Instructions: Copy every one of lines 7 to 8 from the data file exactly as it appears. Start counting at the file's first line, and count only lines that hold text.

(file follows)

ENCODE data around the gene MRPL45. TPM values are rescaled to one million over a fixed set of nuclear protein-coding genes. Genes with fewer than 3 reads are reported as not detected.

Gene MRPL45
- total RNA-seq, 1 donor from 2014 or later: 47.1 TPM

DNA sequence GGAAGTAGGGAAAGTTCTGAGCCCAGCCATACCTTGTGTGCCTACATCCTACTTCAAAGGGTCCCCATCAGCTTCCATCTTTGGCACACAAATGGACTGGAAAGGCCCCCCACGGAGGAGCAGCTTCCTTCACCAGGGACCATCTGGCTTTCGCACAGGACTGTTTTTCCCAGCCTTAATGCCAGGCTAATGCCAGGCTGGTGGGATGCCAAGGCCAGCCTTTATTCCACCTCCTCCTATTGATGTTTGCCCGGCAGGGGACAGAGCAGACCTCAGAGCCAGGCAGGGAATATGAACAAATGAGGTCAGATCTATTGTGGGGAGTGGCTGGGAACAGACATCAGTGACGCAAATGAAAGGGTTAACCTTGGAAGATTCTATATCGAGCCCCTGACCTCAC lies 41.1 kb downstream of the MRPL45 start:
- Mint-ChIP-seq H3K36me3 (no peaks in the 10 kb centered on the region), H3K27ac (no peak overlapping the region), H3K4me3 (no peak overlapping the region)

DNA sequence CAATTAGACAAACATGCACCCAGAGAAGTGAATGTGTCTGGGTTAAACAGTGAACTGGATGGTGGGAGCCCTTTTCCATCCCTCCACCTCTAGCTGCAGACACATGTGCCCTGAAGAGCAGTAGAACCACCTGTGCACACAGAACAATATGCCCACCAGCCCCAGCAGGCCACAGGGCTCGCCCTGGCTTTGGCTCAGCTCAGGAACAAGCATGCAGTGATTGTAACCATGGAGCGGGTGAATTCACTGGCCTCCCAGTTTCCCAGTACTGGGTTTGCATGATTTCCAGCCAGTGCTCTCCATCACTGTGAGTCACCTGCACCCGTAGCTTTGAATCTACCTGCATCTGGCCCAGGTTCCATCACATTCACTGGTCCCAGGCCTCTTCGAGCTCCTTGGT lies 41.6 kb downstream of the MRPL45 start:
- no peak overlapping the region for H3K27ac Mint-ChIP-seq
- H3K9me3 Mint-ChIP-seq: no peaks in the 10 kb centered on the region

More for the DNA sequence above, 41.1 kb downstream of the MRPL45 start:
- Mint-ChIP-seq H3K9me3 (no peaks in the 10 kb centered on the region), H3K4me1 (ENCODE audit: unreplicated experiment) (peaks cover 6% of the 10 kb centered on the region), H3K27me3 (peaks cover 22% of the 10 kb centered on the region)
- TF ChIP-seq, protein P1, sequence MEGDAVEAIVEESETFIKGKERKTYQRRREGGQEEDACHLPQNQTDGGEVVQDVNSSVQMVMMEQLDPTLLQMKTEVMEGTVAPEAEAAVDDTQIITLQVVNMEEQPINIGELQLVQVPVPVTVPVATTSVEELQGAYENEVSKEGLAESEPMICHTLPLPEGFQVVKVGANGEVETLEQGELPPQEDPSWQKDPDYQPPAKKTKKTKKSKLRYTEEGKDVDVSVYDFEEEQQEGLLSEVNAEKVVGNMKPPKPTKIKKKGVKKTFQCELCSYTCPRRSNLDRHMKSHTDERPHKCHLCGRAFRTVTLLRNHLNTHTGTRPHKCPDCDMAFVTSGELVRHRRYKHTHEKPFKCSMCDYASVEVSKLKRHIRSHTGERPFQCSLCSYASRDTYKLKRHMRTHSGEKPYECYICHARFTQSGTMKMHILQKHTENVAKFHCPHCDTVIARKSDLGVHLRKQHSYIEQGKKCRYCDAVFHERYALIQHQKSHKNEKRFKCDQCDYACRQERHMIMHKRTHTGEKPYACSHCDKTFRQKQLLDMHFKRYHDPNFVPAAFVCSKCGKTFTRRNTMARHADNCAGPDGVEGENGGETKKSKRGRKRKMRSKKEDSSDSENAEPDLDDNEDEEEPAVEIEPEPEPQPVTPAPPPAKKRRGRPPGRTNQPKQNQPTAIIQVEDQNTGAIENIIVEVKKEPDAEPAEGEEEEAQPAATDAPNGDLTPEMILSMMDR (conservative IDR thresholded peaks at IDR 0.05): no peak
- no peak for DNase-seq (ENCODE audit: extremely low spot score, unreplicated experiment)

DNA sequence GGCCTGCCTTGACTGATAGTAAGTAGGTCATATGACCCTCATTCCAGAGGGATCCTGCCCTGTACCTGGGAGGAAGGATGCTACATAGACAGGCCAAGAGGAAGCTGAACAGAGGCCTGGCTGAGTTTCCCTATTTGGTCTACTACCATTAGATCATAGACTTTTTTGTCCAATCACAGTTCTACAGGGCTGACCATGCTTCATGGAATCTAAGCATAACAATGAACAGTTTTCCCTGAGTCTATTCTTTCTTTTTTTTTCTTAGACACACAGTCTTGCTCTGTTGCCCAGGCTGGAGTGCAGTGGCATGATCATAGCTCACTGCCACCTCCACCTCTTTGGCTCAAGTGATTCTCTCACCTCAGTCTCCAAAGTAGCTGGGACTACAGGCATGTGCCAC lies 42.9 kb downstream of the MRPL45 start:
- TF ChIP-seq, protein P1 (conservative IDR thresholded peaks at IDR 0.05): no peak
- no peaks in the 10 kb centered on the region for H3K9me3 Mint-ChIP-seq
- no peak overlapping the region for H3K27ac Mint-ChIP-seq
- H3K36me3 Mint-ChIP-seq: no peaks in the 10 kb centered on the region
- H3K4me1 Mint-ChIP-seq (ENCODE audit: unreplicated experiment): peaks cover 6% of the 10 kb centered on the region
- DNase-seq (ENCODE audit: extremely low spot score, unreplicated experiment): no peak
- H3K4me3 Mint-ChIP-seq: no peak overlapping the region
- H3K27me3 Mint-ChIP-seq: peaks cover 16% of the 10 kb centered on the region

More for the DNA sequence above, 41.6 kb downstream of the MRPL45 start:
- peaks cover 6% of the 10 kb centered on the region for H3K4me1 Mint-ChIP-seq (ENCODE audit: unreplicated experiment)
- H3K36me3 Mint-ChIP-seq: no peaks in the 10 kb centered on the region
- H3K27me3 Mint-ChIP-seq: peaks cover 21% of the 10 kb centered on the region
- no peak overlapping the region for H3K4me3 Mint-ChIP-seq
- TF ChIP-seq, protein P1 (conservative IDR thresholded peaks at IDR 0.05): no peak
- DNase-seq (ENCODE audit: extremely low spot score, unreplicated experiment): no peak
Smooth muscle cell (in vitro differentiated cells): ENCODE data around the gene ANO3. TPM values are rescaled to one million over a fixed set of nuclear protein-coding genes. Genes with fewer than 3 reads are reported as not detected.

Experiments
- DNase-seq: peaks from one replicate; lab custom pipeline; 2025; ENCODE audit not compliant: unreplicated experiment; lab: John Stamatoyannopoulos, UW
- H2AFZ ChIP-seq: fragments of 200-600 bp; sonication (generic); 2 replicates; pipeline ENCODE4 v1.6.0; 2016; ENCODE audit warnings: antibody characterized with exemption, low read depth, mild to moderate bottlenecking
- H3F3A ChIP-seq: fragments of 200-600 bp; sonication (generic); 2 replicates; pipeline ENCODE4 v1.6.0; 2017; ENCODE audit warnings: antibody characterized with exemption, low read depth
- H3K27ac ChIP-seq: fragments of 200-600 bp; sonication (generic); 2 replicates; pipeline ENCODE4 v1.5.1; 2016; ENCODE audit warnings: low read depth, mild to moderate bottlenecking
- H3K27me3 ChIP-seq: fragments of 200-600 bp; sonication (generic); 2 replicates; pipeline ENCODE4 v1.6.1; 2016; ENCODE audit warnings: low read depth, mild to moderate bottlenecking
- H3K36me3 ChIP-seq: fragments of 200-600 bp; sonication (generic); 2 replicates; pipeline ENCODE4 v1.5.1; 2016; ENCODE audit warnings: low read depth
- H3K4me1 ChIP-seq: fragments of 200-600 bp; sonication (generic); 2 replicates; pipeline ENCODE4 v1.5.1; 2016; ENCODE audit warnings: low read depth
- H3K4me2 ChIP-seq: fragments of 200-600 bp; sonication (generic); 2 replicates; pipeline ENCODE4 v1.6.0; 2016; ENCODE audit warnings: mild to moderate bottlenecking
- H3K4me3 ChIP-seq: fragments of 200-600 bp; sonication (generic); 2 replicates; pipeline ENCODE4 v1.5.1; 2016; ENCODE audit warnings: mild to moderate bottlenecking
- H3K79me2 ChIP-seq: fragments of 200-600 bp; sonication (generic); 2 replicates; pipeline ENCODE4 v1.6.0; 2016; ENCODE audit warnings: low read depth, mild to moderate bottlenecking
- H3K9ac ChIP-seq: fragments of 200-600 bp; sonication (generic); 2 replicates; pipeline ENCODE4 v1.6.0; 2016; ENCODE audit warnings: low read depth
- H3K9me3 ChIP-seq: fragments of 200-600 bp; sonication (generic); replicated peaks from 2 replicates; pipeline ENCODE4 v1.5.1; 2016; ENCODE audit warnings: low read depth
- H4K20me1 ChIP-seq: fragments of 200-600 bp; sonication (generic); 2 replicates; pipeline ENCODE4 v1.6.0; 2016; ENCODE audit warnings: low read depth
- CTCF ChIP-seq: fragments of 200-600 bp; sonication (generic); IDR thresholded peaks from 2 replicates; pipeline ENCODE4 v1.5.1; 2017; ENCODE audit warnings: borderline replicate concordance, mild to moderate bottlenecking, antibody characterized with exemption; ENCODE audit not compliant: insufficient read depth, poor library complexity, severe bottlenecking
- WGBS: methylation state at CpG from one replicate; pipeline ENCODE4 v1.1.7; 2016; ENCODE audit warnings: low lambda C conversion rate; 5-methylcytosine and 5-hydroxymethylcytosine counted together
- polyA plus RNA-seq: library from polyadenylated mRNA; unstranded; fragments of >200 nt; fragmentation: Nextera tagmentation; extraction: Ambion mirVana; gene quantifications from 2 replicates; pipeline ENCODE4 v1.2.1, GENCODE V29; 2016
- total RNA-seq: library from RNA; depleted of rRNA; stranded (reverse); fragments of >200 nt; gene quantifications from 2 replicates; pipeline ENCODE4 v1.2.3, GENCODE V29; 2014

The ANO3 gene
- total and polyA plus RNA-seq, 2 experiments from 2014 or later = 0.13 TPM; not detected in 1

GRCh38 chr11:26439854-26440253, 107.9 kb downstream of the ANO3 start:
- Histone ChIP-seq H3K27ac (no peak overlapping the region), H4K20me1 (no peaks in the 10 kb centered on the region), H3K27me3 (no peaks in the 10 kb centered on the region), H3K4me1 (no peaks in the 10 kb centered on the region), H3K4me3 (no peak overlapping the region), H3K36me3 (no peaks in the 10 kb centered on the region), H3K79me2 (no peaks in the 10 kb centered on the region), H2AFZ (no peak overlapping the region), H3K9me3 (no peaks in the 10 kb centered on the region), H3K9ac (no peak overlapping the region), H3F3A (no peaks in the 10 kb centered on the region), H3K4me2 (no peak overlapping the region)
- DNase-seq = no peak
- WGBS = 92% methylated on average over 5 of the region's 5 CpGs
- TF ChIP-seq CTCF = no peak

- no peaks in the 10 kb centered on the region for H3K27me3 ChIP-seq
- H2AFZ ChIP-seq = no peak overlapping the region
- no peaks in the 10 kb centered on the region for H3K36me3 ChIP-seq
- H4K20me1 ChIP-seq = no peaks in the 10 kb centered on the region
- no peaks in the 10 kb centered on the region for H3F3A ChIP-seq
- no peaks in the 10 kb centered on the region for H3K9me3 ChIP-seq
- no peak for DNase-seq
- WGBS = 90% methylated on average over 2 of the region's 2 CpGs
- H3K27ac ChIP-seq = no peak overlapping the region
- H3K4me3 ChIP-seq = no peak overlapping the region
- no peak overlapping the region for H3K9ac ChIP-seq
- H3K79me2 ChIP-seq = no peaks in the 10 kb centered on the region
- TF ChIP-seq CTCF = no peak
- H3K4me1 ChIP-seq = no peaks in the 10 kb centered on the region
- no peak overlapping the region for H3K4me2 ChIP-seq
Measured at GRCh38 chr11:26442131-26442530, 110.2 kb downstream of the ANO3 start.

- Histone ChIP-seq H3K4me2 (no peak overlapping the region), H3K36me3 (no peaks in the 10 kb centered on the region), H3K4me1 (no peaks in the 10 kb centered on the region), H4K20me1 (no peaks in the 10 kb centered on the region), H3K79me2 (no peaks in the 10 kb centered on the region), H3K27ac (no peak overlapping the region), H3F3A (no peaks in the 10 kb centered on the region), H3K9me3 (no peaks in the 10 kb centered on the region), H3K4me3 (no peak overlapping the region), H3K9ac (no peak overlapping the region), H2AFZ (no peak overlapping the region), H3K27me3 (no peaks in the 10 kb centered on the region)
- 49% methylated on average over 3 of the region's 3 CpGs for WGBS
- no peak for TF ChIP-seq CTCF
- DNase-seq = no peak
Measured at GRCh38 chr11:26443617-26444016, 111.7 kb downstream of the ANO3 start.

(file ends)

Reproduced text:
- no peak overlapping the region for H3K27ac Mint-ChIP-seq
- H3K9me3 Mint-ChIP-seq: no peaks in the 10 kb centered on the region